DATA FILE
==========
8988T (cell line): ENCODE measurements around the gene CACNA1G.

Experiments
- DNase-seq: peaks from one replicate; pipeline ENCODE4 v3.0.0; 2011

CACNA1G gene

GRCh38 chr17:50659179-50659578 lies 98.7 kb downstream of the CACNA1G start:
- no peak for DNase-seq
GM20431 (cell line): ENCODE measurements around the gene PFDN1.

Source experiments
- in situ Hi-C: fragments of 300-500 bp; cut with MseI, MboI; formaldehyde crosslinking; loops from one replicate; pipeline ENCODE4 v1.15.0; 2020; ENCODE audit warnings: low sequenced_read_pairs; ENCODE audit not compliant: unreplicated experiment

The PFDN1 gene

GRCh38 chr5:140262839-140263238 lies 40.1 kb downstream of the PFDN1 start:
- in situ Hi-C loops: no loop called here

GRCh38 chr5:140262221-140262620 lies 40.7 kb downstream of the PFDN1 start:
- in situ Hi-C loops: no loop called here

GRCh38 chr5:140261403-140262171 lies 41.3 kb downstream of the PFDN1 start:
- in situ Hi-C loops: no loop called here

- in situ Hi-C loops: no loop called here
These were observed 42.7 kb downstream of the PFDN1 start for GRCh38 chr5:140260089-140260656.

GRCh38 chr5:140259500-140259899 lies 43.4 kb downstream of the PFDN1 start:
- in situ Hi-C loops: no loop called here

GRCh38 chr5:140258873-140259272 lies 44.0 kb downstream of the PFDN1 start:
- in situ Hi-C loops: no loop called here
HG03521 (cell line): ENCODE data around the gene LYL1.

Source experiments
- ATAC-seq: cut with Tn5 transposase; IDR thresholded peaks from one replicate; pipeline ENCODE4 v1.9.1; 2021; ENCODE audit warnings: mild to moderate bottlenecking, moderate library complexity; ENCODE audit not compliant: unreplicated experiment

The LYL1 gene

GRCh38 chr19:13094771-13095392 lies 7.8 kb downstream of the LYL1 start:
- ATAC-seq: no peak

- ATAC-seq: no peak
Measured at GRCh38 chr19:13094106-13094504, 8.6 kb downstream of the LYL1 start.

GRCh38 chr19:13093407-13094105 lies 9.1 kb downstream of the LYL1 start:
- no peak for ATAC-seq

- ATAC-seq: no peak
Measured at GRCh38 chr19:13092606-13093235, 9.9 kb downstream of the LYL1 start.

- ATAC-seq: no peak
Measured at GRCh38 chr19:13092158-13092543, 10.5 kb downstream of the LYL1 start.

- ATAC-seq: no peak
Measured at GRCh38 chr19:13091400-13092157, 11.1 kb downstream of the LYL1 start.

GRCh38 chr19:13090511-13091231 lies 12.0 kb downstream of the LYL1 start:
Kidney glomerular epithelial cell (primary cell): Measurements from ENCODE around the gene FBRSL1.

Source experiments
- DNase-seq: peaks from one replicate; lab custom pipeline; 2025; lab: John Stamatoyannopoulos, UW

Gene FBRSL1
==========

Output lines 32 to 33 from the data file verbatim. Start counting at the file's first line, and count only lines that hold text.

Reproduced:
- no peak for ATAC-seq

- ATAC-seq: no peak